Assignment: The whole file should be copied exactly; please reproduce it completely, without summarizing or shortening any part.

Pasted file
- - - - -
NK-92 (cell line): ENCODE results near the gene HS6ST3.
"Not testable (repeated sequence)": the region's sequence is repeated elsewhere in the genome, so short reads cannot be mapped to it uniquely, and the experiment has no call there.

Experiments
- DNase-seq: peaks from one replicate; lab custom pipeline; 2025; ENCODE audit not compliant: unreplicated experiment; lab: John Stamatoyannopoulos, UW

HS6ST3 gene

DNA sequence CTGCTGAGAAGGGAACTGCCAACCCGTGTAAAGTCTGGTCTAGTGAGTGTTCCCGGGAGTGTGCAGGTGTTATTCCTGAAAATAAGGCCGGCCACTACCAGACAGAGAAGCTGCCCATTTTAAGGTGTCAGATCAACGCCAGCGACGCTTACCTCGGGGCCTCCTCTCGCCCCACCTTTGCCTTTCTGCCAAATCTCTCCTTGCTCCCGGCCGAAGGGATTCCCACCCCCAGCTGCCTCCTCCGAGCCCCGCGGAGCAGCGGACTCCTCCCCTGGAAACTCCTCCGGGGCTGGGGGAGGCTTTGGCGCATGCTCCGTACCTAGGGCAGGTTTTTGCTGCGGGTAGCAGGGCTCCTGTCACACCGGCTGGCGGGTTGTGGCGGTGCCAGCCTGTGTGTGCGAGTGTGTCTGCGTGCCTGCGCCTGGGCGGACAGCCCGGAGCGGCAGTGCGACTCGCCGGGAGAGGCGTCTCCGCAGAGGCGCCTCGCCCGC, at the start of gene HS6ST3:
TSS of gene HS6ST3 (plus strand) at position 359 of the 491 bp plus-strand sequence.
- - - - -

NK-92 (cell line): ENCODE results near the gene HS6ST3.
"Not testable (repeated sequence)": the region's sequence is repeated elsewhere in the genome, so short reads cannot be mapped to it uniquely, and the experiment has no call there.

Experiments
- DNase-seq: peaks from one replicate; lab custom pipeline; 2025; ENCODE audit not compliant: unreplicated experiment; lab: John Stamatoyannopoulos, UW

HS6ST3 gene

DNA sequence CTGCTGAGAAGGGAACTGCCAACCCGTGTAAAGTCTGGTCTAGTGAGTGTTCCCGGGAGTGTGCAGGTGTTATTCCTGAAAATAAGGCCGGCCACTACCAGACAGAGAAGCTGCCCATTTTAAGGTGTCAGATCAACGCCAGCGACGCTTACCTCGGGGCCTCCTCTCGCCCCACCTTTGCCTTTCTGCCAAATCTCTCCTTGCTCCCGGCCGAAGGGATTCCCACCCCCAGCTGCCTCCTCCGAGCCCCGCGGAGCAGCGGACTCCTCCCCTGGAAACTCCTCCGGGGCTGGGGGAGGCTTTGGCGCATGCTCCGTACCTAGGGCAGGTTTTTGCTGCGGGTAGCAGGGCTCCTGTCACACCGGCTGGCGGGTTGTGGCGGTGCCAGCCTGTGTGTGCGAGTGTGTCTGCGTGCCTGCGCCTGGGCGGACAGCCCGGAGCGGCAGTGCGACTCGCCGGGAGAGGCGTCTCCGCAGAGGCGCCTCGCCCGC, at the start of gene HS6ST3:
TSS of gene HS6ST3 (plus strand) at position 359 of the 491 bp plus-strand sequence.